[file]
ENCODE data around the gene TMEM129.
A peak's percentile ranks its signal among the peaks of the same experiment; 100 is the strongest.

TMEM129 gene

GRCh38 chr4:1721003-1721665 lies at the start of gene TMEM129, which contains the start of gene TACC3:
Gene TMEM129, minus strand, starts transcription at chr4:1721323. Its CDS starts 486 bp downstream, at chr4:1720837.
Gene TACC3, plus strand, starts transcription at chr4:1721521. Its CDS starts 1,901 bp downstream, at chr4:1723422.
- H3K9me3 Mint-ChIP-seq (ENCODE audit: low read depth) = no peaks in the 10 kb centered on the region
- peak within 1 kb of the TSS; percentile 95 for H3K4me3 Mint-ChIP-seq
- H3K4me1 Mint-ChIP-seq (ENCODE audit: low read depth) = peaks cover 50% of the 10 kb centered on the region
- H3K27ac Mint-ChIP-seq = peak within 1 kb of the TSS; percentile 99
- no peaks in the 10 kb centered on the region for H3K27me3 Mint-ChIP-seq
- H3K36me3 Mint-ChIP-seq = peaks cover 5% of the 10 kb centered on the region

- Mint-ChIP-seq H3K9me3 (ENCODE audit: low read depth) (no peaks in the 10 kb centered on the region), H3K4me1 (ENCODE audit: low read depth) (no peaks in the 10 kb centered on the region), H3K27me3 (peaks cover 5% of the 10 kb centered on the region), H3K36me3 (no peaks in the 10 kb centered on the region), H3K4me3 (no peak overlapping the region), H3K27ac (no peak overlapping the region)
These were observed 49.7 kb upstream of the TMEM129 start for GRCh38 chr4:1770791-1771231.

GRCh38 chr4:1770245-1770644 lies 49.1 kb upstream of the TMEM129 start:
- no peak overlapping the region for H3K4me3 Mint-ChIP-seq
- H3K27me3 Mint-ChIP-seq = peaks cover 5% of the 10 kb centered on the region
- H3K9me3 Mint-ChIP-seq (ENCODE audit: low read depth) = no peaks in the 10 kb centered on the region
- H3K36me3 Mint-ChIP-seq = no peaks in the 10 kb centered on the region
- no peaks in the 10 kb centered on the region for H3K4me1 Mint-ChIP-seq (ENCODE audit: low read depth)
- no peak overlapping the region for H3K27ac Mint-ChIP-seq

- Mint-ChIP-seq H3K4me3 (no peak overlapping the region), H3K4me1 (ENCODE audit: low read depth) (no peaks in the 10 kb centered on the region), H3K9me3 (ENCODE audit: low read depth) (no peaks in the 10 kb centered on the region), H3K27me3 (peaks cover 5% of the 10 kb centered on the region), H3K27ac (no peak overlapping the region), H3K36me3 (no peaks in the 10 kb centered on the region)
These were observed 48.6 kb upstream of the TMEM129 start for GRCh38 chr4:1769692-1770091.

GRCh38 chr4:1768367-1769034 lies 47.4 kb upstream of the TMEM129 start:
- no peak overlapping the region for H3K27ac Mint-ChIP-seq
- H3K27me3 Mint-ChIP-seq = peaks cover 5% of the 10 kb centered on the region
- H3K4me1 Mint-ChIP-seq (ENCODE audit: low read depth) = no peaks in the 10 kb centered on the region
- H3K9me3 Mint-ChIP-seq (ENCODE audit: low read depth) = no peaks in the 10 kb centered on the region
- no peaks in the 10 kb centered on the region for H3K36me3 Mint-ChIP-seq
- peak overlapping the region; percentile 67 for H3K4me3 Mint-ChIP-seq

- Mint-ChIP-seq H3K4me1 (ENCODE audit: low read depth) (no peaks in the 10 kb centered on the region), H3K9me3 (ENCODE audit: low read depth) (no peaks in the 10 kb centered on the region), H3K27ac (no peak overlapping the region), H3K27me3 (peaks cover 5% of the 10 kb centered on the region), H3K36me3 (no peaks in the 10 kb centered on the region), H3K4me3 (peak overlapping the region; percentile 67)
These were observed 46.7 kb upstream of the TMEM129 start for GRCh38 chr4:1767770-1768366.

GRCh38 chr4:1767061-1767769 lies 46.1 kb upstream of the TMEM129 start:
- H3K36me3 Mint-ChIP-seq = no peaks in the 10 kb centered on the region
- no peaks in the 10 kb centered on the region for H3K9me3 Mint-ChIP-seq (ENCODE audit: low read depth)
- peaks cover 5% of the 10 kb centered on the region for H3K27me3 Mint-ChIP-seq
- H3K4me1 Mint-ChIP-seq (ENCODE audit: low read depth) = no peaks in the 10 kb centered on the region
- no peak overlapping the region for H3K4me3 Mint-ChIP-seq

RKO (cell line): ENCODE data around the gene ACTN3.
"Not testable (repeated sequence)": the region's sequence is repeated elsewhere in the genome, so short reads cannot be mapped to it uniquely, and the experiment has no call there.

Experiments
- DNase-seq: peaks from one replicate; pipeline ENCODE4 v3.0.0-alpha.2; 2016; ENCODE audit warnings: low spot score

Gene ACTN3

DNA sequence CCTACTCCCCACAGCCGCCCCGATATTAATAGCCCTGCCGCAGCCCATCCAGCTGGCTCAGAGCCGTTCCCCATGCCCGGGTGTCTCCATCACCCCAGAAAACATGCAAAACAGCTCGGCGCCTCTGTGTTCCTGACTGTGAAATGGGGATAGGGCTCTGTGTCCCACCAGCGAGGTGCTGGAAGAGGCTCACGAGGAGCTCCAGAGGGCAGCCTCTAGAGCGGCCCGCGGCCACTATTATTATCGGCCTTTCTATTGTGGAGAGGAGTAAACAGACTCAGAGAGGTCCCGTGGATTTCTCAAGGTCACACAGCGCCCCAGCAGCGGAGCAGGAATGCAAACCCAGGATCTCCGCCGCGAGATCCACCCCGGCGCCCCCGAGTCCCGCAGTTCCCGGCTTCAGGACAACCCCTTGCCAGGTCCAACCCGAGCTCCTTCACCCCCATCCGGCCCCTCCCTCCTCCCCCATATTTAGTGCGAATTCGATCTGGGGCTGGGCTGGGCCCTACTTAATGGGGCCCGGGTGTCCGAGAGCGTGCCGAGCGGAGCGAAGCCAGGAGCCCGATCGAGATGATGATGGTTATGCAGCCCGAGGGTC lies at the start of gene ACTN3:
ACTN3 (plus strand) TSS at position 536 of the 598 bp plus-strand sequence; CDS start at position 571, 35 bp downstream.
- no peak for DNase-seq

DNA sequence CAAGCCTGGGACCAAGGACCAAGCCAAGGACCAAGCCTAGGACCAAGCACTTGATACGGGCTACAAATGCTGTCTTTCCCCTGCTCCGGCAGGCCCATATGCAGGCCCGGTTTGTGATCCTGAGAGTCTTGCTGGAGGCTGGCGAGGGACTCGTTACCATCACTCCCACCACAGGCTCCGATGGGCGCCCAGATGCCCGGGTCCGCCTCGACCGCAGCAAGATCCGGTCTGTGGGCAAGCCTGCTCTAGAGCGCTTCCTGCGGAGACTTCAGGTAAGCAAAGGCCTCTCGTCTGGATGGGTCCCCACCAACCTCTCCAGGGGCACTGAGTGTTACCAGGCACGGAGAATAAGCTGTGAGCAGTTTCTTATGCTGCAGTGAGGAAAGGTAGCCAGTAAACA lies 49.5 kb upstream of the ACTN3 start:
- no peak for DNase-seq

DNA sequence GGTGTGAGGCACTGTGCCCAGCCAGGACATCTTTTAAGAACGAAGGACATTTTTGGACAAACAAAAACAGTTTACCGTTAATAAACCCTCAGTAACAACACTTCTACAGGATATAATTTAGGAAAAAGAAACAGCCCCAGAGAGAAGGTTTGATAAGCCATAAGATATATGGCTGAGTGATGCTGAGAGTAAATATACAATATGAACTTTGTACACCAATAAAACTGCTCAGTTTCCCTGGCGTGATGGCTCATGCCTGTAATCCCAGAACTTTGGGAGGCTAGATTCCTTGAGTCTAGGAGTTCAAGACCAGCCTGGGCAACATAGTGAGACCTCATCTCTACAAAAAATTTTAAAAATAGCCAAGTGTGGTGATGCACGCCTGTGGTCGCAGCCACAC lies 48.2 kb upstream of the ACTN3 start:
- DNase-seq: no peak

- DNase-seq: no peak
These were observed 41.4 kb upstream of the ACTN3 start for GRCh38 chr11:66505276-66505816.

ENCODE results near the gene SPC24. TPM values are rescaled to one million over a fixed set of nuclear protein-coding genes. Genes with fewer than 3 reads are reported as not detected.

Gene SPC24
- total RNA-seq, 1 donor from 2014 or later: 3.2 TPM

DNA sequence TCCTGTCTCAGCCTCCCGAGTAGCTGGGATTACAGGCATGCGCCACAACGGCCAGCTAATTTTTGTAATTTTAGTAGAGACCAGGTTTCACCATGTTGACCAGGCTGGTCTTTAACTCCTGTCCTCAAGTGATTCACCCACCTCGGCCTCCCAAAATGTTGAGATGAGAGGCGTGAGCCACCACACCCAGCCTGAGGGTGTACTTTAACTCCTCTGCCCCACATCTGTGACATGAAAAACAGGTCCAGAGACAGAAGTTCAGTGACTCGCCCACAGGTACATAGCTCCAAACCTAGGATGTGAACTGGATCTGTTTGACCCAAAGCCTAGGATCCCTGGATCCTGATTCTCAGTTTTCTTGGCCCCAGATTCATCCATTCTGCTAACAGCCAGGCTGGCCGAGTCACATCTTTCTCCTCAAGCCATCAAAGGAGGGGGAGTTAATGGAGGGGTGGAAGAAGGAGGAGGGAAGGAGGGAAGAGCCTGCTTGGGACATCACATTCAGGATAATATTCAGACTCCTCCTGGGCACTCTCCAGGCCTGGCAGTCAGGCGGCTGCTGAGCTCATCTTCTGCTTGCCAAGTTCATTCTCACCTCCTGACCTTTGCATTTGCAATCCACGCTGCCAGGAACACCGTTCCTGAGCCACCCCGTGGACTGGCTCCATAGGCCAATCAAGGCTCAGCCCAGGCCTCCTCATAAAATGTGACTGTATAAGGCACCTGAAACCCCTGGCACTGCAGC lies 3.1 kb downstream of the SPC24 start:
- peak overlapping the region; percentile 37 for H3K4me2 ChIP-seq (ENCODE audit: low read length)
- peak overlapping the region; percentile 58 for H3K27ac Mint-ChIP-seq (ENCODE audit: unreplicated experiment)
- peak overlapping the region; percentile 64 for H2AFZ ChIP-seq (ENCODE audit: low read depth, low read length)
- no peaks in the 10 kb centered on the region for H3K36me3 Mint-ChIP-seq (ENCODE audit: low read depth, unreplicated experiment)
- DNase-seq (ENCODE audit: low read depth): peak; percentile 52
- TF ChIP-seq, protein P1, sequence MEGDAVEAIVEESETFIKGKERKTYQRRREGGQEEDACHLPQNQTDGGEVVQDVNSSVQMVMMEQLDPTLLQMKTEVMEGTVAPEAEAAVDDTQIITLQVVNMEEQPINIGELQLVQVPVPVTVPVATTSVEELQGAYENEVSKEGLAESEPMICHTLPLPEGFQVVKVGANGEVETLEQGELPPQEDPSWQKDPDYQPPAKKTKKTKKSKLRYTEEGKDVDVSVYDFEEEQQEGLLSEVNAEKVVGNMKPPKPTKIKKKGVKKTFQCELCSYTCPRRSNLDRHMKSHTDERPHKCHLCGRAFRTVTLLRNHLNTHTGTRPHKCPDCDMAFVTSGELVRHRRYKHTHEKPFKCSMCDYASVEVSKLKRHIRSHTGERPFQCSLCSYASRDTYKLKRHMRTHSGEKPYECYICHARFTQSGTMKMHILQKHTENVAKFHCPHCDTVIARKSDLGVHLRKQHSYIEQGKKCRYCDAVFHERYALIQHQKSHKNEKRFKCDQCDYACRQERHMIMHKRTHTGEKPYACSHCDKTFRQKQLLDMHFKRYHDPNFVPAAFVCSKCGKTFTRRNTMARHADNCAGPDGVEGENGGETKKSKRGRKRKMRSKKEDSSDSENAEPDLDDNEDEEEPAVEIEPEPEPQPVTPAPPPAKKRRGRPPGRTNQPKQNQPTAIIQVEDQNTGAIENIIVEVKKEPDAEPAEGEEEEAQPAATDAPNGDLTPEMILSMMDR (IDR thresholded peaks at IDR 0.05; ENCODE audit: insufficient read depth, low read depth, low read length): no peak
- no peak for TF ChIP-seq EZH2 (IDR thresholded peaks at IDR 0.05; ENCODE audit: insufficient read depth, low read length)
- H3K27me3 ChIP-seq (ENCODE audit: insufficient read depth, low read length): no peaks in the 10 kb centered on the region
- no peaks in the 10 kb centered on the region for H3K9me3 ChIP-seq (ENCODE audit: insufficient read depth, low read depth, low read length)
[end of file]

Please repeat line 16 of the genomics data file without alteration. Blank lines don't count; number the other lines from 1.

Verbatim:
- no peak overlapping the region for H3K4me3 Mint-ChIP-seq